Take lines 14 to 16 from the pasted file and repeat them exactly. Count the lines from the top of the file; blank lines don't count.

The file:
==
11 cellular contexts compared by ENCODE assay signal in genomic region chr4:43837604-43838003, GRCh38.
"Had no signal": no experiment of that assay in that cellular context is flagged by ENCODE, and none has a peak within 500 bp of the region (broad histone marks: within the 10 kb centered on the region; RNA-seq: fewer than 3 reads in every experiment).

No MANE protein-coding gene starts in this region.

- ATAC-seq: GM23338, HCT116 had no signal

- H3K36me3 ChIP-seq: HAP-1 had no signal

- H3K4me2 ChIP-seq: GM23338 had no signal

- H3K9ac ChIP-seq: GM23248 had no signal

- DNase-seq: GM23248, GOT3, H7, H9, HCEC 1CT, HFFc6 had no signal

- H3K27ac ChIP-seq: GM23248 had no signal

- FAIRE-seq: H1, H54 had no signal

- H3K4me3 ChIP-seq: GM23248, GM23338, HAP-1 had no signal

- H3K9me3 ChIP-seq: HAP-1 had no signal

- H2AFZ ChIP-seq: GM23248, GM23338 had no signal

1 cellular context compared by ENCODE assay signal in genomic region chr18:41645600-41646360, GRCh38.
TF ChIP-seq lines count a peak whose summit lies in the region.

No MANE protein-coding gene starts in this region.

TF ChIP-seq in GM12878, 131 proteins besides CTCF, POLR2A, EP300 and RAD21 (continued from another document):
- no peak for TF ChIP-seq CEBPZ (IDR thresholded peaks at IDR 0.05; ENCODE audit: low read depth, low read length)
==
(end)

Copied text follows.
1 cellular context compared by ENCODE assay signal in genomic region chr18:41645600-41646360, GRCh38.
TF ChIP-seq lines count a peak whose summit lies in the region.

No MANE protein-coding gene starts in this region.